CSF pointed to two recent decisions that express concern with the automatic level of deference an agency is given. First, the Supreme Court has, dating back to 2008, expressed concerns with the level of deference an agency is afforded when interpreting their own regulations. The Court has primarily concerned with too much deference leading to an “arrogation of power.” CSF states: “[NOAA’s] actions substantiate concerns about the ‘arrogation of power’ that results from affording essentially unlimited deference and allowing agencies to exert excessive power.”
CSF also discussed the recently decided Guindon v. Pritzker case which involves the Gulf of Mexico Red Snapper. In the Guindon case, the D.C. Circuit Court did not defer to the agency’s decision because it “disregarded accurate and reliable data” and did not “acknowledge that its strategy . . . was not working.” CSF pointed out the similarities between the Multispecies FMP and NOAA’s failure to consider all accurate and reliable data and acknowledge that its Multispecies management strategy is not working.
CSF asked the court to recognize and hold NOAA accountable to meaningfully apply the MSA to ensure rigorous, scientific analysis and a balance between the conservation of resources and the sustainability of fishing communities.
Oral arguments in the case were heard by the U.S. District Court for the District of Massachusetts on April 4, 2014.
In addition to filing an Amicus Brief, CSF has been co-hosting Public Workshops, with National Fisherman Magazine, throughout the United States about the MSA Reauthorization. The workshops are setup to be an educational forum for participants and an information gathering session for CSF. CSF’s President and CEO, Dr. Brian J. Rothschild has proposed that the 10 National Standards be reorganized into 5 National Standards. The proposed 5 National Standards are compiled in a manner to reflect balancing among those standards that naturally overlap each other. For example, National Standards 1 (prevent overfishing), 8 (take into account socio-economic impacts), and 10 (ensure human safety at sea) are reorganized to become National Standard 1. CSF’s proposal reflects balancing between conservation, human safety, and socio-economics and also increases flexibility and reliability through collaborative and cooperative scientific research and analysis.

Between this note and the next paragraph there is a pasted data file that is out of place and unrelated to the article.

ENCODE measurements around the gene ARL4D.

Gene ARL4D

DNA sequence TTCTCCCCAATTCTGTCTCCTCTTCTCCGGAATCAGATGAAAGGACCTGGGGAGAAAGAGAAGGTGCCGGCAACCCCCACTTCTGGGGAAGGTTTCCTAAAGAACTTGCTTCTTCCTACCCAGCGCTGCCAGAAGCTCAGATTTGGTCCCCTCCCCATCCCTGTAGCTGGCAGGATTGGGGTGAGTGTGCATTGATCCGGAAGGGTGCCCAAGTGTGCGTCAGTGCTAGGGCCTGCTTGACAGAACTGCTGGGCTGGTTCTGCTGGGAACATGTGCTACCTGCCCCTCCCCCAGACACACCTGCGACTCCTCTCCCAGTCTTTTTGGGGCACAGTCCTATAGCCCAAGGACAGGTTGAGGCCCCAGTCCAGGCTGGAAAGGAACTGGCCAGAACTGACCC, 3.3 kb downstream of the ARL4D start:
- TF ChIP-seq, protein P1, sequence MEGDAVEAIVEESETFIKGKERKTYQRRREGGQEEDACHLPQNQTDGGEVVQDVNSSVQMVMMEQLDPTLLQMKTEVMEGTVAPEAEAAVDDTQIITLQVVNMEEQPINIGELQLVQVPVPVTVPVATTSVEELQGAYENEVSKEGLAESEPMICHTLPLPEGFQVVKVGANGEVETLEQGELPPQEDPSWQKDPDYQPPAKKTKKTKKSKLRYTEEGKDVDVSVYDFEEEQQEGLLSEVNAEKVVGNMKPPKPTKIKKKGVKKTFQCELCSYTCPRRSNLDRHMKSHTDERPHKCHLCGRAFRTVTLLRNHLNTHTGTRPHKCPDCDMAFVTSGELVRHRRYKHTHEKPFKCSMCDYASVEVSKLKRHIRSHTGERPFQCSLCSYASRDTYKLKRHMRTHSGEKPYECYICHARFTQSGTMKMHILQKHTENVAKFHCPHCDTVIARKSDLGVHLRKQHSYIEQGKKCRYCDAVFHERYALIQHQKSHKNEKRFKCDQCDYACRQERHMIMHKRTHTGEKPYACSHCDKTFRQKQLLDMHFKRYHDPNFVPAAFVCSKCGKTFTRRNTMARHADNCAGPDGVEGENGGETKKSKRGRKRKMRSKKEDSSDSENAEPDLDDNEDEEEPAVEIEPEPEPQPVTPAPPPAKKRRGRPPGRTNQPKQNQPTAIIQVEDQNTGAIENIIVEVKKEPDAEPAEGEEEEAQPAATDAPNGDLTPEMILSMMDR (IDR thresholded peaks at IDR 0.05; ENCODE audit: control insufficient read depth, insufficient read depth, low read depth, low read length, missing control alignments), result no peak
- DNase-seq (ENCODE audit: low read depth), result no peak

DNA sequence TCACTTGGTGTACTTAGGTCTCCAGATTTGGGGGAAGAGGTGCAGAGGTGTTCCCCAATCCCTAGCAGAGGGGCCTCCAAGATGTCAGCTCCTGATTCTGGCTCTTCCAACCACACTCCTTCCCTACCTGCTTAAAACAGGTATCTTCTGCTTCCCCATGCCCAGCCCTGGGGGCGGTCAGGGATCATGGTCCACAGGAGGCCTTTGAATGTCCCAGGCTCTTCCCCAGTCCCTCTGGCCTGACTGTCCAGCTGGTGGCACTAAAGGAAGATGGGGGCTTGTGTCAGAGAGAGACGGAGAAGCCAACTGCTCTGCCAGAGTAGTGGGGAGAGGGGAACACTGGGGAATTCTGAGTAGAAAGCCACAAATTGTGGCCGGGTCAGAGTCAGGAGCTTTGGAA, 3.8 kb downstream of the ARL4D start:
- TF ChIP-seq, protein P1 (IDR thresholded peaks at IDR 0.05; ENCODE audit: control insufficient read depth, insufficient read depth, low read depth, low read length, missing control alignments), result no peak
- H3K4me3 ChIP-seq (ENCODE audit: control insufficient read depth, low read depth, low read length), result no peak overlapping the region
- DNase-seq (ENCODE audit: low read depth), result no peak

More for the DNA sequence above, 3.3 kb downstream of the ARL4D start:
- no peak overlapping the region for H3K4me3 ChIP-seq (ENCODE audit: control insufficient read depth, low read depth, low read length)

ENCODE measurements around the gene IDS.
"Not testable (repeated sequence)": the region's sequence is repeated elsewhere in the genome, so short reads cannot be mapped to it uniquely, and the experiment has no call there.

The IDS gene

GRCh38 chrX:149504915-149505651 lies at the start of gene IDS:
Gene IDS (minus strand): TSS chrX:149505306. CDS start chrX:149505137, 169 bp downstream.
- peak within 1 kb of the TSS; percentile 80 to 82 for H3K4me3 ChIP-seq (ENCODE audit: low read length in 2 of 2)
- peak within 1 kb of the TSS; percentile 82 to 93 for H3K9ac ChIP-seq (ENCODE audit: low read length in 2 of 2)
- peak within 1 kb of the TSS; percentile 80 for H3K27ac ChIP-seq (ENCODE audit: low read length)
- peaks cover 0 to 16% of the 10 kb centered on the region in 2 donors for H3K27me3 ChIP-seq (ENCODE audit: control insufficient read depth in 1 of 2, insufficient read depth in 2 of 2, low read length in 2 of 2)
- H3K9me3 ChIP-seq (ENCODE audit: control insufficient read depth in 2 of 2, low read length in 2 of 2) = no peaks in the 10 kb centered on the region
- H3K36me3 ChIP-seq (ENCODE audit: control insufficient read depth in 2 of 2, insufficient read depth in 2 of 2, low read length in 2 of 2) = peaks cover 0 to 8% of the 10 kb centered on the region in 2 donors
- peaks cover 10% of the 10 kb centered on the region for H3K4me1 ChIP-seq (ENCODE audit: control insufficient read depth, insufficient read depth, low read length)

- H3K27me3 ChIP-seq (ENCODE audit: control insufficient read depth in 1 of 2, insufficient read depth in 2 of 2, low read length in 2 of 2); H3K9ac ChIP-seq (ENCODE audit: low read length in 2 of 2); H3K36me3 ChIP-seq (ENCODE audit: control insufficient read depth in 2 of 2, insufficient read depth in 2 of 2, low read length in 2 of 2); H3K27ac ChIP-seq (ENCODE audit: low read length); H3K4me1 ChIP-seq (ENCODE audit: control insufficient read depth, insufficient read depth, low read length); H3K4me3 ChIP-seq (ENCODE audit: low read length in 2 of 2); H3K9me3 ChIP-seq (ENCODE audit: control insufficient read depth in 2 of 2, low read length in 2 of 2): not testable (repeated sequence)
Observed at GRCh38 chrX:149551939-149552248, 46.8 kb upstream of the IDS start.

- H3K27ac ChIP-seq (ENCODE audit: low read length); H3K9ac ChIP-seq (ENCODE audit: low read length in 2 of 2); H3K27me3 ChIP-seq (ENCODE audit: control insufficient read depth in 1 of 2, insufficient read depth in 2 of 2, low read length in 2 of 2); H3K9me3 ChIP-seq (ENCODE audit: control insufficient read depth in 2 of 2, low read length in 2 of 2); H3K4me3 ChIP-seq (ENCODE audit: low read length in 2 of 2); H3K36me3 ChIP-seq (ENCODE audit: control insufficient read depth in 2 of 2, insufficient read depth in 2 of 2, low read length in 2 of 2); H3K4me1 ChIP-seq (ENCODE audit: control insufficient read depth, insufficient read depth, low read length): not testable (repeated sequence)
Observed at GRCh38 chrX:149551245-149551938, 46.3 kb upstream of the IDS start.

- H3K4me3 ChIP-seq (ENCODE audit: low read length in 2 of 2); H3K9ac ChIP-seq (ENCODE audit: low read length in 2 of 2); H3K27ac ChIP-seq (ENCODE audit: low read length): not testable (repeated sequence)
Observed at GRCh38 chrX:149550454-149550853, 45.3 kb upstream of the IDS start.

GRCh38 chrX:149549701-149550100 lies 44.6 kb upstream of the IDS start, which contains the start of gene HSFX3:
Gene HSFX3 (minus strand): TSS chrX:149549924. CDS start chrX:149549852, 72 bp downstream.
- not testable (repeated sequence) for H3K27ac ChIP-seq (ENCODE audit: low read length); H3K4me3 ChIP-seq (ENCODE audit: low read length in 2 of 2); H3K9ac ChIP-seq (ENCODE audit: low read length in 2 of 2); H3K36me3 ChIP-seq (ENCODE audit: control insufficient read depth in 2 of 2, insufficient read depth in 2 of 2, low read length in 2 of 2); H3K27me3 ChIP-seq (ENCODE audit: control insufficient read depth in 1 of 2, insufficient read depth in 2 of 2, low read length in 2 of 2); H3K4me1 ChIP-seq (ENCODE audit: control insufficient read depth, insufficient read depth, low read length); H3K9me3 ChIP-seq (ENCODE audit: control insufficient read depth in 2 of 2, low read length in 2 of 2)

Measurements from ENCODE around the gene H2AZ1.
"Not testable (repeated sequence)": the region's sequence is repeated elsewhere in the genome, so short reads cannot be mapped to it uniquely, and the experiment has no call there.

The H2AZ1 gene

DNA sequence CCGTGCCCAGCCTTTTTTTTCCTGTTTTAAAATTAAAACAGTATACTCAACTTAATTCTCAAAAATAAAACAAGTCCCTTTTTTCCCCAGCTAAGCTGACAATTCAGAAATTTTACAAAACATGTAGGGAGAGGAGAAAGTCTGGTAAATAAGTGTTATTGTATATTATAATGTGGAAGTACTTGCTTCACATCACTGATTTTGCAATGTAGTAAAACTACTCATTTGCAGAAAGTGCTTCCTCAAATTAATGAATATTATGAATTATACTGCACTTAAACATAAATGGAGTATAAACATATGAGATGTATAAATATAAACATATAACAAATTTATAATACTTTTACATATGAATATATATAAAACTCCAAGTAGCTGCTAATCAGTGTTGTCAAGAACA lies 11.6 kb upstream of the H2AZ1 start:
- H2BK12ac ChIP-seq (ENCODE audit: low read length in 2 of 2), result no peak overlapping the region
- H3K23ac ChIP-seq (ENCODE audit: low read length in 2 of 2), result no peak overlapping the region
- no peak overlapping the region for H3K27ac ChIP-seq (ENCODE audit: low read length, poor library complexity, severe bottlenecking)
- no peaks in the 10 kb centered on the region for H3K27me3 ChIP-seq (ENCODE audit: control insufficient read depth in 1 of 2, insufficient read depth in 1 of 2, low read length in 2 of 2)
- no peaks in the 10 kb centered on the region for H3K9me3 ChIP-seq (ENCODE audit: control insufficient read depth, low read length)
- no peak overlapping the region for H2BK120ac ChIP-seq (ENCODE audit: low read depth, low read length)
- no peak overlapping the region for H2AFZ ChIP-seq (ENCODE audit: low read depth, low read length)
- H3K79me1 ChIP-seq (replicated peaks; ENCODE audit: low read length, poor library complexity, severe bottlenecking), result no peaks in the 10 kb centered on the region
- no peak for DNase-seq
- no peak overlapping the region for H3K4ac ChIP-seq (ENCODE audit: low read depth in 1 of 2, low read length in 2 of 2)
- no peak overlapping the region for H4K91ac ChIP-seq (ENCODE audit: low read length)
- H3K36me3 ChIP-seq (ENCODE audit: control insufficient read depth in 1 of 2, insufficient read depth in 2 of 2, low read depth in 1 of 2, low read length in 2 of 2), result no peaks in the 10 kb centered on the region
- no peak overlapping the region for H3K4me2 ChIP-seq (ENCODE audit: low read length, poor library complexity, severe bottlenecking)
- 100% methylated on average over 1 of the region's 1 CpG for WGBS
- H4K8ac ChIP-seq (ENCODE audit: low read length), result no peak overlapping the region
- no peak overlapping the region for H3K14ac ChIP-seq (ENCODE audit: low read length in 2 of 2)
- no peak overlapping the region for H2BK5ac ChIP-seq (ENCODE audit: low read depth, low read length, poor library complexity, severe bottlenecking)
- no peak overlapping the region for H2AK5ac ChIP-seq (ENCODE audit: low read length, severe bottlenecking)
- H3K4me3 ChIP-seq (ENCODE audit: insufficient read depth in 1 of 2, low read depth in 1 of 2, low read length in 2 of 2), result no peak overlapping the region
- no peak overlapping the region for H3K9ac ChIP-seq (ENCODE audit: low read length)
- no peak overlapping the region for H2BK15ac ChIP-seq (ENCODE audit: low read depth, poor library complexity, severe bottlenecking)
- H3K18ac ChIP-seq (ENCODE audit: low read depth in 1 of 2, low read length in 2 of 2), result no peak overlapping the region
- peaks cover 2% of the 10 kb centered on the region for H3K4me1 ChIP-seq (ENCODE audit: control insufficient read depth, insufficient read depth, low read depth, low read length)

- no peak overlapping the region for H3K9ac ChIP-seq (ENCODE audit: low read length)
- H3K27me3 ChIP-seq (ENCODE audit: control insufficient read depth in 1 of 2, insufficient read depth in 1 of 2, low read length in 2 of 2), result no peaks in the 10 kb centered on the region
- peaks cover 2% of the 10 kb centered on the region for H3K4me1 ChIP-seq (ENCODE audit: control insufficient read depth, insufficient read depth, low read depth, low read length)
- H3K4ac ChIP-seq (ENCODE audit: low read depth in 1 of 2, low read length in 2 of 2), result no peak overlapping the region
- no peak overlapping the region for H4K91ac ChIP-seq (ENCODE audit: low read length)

CSF and National Fisherman have hosted successful and well attended workshops in Seattle, Washington and Boston, Massachusetts. CSF and National Fisherman will be co-hosting its next workshop with the Gulf Seafood Institute (GSI) following the Gulf Fishery Management Council Meeting on Tuesday, April 8th, 5:30 pm at the Embassy Suites, Baton Rouge, Louisiana. The tour will continue in May in Washington D.C. and finish up with a meeting at the U.S. Capital Building with members of Congress and Congressional staffers where CSF and National Fisherman will present their findings from around the country.
For further information, contact Kate Kramer at 508-992-1170; firstname.lastname@example.org.
Documents Filed in the Case: